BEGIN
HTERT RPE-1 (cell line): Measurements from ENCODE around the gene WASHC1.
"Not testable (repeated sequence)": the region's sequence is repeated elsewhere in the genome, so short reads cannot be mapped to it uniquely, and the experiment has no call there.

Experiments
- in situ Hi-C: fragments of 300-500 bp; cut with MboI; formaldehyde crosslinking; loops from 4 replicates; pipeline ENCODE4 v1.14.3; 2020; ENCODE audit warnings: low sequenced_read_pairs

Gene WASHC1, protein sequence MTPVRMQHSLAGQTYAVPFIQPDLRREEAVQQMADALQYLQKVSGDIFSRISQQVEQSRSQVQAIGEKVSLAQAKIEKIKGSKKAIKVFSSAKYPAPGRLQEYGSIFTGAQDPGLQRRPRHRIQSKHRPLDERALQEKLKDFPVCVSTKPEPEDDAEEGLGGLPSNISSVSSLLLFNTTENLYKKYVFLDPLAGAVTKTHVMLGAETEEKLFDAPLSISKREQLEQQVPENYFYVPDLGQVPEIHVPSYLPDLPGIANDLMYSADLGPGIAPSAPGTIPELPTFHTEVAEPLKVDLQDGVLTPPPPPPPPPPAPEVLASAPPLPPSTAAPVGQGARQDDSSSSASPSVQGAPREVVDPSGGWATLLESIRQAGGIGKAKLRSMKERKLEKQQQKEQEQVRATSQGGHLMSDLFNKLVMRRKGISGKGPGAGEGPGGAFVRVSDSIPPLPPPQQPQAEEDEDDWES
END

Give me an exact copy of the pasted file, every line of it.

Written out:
HTERT RPE-1 (cell line): Measurements from ENCODE around the gene WASHC1.
"Not testable (repeated sequence)": the region's sequence is repeated elsewhere in the genome, so short reads cannot be mapped to it uniquely, and the experiment has no call there.

Experiments
- in situ Hi-C: fragments of 300-500 bp; cut with MboI; formaldehyde crosslinking; loops from 4 replicates; pipeline ENCODE4 v1.14.3; 2020; ENCODE audit warnings: low sequenced_read_pairs

Gene WASHC1, protein sequence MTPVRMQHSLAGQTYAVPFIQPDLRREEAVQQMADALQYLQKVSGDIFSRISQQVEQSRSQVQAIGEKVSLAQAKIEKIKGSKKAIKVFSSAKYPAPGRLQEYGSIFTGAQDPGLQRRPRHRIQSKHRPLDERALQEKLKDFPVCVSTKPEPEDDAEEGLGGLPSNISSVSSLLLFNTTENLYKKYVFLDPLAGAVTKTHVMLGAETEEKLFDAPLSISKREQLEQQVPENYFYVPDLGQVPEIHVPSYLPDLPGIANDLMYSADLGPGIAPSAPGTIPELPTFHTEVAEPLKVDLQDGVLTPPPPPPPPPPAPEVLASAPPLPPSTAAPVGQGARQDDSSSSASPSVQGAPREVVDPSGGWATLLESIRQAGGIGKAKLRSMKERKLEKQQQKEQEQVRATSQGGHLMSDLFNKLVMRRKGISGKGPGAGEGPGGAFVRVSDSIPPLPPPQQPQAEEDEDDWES